When to Tap Retirement Income
That said, some situations call for a different approach. Carlo Panaccione, president of Navigation Group, a wealth management firm in Redwood Shores, Calif., says some of his clients have shifted funds out of an IRA to take advantage of a time when they were in a lower tax bracket than might be the case in the future.
"If you have everything in an IRA and you're in a low tax bracket, you should shift (some) over because if you get into an emergency and need a lump sum, you don't want to spike yourself into a higher tax bracket," he says.
Taking Social Security
Seniors can claim Social Security benefits starting at age 62, but those benefits are reduced until the senior reaches the so-called full retirement age, based on his or her year of birth.
Seniors who are unemployed or retired, either by choice or default, may want to collect Social Security as soon as they're eligible. Tepper says that's a good strategy if the senior's investments can earn an after-tax return of at least 3 percent per year. Again, the idea is to keep more money invested for future growth.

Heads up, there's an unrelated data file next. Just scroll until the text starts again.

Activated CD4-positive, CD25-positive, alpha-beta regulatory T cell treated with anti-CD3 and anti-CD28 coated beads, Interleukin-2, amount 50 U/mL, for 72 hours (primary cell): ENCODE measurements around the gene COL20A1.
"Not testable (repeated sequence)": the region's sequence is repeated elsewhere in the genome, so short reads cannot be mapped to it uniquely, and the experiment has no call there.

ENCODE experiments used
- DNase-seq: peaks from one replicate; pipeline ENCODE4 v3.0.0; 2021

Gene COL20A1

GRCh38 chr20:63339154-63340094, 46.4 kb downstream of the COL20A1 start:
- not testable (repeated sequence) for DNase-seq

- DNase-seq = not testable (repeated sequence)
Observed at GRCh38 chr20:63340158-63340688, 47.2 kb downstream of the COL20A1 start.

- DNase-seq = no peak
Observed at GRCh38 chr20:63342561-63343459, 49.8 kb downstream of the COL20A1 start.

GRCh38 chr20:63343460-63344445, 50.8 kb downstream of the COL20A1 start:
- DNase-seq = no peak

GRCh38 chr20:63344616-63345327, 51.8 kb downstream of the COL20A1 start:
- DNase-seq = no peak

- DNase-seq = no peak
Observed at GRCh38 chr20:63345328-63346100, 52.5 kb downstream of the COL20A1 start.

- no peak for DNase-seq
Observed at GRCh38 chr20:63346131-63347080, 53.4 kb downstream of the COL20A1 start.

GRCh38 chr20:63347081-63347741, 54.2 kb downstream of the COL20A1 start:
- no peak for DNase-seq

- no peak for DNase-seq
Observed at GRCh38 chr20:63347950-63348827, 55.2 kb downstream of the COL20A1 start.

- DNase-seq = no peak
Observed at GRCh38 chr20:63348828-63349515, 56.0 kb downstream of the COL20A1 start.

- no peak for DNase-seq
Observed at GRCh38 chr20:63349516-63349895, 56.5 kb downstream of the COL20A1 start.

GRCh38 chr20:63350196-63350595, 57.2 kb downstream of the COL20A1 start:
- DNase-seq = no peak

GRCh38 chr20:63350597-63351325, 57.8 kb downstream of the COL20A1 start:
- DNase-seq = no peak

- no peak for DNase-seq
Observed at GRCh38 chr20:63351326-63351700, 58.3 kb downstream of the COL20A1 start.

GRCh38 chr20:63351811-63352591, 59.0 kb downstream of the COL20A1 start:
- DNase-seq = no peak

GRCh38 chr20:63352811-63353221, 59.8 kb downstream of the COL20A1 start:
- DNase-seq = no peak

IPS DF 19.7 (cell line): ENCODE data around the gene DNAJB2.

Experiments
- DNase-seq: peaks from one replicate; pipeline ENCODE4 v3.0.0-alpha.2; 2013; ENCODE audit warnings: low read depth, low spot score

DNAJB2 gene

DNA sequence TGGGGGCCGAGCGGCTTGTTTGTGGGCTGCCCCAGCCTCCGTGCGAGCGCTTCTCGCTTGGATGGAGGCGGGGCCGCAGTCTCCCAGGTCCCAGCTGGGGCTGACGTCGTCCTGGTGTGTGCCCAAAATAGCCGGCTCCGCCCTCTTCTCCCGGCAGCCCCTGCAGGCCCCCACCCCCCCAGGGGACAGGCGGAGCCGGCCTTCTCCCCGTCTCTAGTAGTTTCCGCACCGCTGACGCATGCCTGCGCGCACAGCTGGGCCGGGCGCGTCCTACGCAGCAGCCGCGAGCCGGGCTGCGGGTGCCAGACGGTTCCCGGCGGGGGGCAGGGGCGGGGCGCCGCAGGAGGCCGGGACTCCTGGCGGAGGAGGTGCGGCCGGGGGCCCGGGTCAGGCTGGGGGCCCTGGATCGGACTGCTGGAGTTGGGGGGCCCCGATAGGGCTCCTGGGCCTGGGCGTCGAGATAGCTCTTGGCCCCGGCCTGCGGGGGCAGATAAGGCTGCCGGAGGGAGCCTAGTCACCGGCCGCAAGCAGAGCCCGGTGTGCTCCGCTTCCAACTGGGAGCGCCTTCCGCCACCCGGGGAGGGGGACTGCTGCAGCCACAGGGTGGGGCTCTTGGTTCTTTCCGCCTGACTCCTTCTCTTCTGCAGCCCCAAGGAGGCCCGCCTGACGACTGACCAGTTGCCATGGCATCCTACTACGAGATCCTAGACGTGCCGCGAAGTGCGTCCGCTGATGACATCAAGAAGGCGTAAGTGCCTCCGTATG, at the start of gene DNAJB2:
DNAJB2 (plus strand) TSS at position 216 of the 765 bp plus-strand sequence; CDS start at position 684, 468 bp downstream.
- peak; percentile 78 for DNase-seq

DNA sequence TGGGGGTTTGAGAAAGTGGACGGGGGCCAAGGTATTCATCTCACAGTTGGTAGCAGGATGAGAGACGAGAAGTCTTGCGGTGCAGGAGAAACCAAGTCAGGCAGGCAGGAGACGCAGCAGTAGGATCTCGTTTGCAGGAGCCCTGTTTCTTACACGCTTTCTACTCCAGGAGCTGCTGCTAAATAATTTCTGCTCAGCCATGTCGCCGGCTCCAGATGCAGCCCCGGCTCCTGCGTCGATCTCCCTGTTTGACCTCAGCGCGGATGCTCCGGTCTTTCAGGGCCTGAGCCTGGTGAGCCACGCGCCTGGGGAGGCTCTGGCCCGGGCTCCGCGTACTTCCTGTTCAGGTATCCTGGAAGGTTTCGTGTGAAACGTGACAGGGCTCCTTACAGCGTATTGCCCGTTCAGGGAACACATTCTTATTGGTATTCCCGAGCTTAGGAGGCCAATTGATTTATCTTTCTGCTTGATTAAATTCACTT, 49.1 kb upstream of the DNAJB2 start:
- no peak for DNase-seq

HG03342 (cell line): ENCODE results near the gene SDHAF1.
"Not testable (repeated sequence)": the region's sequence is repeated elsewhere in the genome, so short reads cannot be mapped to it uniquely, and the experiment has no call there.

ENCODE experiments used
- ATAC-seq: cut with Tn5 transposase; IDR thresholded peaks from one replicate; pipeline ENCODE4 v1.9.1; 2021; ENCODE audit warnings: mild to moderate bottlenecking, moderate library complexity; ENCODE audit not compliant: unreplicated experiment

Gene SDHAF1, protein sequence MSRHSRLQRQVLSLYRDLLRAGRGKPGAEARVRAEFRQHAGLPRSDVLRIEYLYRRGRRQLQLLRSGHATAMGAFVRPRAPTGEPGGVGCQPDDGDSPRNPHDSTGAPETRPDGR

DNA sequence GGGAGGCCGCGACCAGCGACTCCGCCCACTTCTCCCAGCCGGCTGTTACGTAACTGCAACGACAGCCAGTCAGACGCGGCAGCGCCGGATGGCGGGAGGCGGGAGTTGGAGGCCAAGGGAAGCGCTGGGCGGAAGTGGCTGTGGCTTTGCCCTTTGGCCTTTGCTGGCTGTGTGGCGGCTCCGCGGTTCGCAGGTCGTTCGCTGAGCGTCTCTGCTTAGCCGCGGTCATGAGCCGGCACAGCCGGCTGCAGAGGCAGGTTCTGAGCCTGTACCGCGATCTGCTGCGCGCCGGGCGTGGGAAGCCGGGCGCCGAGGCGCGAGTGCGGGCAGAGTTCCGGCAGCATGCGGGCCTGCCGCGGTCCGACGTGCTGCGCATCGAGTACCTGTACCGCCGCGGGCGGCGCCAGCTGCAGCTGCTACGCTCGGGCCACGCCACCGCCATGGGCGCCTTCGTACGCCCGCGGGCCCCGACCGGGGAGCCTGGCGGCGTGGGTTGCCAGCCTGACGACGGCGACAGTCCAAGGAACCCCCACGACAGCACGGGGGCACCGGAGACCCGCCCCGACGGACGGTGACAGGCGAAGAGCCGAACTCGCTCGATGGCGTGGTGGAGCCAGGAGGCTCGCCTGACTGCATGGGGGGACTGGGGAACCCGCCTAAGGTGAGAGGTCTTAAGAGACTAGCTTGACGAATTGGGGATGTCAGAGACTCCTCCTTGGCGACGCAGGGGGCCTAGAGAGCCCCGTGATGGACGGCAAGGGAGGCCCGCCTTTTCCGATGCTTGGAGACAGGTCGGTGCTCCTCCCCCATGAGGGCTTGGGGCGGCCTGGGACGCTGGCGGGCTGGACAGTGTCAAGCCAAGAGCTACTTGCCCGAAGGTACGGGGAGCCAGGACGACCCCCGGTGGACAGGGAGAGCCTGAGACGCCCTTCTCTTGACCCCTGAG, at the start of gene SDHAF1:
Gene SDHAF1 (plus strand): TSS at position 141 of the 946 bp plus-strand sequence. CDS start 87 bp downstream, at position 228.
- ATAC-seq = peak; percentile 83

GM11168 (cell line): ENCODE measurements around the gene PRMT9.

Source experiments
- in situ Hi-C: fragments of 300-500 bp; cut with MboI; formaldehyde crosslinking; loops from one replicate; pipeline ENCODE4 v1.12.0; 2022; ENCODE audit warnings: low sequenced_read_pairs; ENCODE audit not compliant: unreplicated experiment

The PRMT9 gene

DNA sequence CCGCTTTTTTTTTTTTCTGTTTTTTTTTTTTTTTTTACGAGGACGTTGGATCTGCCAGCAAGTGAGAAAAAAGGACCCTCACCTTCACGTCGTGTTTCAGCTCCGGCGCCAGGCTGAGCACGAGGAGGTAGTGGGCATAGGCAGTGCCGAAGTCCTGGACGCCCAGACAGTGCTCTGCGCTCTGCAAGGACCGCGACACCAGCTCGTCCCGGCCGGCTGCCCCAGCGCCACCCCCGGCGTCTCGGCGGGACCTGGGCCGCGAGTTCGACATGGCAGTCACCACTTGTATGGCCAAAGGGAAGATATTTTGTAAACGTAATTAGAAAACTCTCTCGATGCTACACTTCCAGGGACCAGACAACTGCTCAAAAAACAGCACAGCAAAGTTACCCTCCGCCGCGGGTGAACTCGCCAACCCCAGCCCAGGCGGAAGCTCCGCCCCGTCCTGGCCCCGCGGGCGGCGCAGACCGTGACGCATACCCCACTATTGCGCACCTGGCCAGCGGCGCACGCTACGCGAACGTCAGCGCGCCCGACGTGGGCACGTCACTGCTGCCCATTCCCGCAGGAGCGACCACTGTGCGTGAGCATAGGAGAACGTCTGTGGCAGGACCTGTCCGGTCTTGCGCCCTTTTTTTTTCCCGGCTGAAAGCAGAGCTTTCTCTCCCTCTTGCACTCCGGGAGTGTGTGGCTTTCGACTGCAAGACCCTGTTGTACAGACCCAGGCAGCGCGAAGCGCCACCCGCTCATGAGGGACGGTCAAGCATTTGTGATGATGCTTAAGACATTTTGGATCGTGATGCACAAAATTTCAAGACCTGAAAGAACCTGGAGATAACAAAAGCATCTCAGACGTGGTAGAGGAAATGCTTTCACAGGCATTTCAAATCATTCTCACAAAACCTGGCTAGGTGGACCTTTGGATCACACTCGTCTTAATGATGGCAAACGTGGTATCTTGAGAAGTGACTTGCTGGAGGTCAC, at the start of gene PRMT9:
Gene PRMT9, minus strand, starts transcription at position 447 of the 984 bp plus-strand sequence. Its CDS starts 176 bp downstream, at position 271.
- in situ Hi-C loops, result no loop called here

Seniors who are working may want to delay Social Security because their benefit may be reduced, depending on their current age and income, until they reach full retirement age. (The Social Security Administration website offers more information about the effects of income and age on Social Security benefits.)
Bankrate.com is the Web's leading aggregator of information on financial products including mortgages, credit cards, new and used automobile loans, money market accounts, certificates of deposit, checking and ATM fees, home equity loans and online banking fees. Visit Bankrate.com to get the tools and information that can help you make the best financial decisions.